John C. Bogle, founder of The Vanguard Group of Valley Forge, Pa., recently warned the mutual fund industry that it will lose its cherished spot in the hearts of long-term investors if it doesn't become more accountable to shareholders.

Bogle was speaking at a recent forum in New York of the Financial Planning Association of Atlanta. Bogle told a ballroom of financial advisers that investors have more to blame than themselves. Bogle said fund managers played a role in the stock market's unrealistic buildup and subsequent implosion because they "uncritically accepted the hyped-up growth projections for technology, medical and telecommunication stocks, and piled them into the funds they manage[d]."

Moreover, Bogle said the industry fanned the fervor in the final years of the mania, creating 116 new technology funds - including 40 Internet funds and 12 Nasdaq QQQ funds - and 378 growth and aggressive growth funds.

If the fund industry is going to be successful in holding off competition from separately managed accounts and other threats to mutual funds, Bogle said the industry must get back to basics and strike a proper balance between stewardship and salesmanship.

First of all, he said, fund fees must come down. Although there has been no wave of reductions, Bogle said it must be obvious that investors are sending the majority of their cash to funds that have the highest "stewardship quotient."

He defines fund stewardship quotient as the following:

* The lowest fees on equity funds

* The greatest index fund orientation

* The strongest bond and money market line up

* The greatest reluctance to pander to public taste in new fund offerings

* The lowest portfolio turnover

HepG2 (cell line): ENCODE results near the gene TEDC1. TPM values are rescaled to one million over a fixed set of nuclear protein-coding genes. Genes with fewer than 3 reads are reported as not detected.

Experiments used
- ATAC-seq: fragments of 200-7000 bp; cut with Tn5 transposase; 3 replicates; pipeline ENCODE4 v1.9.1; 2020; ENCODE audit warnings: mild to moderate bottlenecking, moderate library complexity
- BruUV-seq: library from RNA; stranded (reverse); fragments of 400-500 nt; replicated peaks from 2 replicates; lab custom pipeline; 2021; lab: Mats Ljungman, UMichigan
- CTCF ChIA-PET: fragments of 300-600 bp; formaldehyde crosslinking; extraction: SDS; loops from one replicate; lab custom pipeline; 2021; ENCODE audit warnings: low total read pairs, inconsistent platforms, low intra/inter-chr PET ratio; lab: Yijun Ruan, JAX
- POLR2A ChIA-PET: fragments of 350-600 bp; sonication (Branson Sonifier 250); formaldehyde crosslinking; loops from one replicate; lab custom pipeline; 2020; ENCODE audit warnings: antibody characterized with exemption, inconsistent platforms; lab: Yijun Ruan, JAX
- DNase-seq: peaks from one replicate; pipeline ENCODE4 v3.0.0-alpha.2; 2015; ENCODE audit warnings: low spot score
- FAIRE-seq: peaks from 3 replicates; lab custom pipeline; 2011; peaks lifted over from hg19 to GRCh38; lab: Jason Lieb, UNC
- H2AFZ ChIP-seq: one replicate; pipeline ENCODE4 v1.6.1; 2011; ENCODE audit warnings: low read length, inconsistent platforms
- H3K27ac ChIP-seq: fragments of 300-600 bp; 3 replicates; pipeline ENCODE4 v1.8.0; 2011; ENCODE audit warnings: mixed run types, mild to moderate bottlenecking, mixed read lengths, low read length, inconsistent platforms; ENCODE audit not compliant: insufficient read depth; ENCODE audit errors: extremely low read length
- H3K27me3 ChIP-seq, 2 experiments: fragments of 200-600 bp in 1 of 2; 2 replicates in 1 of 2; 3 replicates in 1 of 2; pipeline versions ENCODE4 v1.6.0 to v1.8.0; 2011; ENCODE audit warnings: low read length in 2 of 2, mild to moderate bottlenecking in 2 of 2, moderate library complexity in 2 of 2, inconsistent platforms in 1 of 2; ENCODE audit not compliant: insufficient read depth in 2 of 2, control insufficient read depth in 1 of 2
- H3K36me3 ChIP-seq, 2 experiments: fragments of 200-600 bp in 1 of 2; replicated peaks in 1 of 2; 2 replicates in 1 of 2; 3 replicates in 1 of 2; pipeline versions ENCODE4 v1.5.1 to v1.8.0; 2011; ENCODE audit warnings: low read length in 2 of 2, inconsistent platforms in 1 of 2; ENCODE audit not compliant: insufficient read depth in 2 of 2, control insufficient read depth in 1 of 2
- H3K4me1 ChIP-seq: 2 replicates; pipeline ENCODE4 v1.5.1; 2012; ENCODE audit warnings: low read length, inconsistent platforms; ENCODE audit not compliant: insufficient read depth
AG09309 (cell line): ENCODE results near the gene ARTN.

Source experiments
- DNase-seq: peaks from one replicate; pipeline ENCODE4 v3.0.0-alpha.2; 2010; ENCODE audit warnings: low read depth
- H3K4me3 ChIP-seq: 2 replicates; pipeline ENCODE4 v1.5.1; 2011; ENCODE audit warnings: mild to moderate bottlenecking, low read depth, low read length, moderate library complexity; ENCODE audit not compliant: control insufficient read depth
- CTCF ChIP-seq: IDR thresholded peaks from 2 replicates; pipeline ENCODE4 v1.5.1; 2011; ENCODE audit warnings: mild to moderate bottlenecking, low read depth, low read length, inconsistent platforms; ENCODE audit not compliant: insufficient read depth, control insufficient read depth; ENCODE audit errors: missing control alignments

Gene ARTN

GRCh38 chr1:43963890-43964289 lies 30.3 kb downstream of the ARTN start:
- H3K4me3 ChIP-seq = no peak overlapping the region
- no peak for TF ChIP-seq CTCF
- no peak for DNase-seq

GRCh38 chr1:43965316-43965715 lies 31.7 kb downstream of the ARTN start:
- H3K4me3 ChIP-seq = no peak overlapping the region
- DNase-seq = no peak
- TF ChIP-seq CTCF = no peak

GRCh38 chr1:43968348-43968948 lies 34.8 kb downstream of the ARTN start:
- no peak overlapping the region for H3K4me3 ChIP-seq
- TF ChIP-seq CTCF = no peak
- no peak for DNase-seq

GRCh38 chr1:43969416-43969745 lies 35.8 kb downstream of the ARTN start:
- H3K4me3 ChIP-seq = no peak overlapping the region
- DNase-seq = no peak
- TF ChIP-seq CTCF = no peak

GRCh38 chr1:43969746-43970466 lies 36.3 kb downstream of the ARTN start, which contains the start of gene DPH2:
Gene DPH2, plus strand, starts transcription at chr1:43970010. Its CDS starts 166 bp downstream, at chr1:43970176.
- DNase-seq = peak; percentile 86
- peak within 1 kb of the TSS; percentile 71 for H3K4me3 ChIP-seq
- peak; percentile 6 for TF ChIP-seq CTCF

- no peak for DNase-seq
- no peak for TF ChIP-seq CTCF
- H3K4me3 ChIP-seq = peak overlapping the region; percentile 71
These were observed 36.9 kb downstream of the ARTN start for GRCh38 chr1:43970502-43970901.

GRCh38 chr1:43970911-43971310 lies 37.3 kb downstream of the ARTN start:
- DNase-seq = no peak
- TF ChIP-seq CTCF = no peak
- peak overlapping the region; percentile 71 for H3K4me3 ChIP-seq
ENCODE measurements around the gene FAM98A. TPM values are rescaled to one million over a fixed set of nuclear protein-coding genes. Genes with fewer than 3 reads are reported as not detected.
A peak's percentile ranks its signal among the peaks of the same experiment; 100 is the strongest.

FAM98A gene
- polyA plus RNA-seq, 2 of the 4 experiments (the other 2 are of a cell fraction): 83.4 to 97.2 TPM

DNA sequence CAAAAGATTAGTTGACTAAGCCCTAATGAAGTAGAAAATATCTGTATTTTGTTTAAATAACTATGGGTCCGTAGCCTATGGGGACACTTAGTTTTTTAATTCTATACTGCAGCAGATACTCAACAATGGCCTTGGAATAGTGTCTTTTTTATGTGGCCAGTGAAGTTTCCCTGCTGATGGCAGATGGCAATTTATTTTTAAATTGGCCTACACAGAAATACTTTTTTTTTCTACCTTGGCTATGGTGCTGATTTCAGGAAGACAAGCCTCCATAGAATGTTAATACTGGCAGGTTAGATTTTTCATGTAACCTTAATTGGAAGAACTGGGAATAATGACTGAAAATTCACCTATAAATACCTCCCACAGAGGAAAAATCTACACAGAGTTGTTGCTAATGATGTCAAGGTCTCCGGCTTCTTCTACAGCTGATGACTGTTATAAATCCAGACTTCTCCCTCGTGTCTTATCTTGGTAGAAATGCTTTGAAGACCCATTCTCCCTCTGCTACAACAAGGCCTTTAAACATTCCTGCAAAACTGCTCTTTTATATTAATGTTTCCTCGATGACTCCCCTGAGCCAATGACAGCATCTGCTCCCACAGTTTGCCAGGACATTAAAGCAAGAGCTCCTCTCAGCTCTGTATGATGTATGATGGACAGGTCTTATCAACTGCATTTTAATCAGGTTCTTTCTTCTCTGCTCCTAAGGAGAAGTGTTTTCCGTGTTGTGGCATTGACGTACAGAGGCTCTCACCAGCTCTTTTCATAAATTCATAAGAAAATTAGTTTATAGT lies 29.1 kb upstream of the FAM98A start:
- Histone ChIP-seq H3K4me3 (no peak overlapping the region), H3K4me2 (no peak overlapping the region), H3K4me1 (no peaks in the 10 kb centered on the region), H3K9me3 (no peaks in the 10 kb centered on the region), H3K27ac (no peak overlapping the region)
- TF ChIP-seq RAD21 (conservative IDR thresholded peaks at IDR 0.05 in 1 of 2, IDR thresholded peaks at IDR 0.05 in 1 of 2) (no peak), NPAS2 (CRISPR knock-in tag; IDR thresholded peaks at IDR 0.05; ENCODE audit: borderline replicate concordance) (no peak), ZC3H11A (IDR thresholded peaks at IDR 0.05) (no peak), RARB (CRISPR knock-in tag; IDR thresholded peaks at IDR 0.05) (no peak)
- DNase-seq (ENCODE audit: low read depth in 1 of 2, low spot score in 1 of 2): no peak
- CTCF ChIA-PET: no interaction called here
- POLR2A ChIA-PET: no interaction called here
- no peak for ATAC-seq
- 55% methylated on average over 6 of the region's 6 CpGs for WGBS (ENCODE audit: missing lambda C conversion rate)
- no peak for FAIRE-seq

* The greatest tax efficiency

* The longest holding periods by

existing shareholders

Bogle said even fund families that already have high stewardship quotients have room for improvement. "That improvement will come, day by day, week by week, year by year, as investors turn to firms" that indicate they care about them.

He warned the industry that fund fees would probably continue to suffer in poorly performing markets for the foreseeable future. Bogle said he anticipates equity returns to range from 4% to 8%, bond returns to yield 5% to 7% and money markets to return 3% to 4%.

Bogle titled his speech, "The End of Mutual Fund Dominance," based on a report that Forrester Research of Boston released last fall. The study projected that mutual fund assets will grow by 26% and separate account assets will grow by 400% by 2004, a year that could signal the fund industry's demise.

Quoting Mark Twain, Bogle said thoughts of such a death have been greatly exaggerated. "If it merely chooses to do so, the mutual fund industry can continue its dominance on the balance sheets of individual investors for as far ahead as the mind can imagine," he said.

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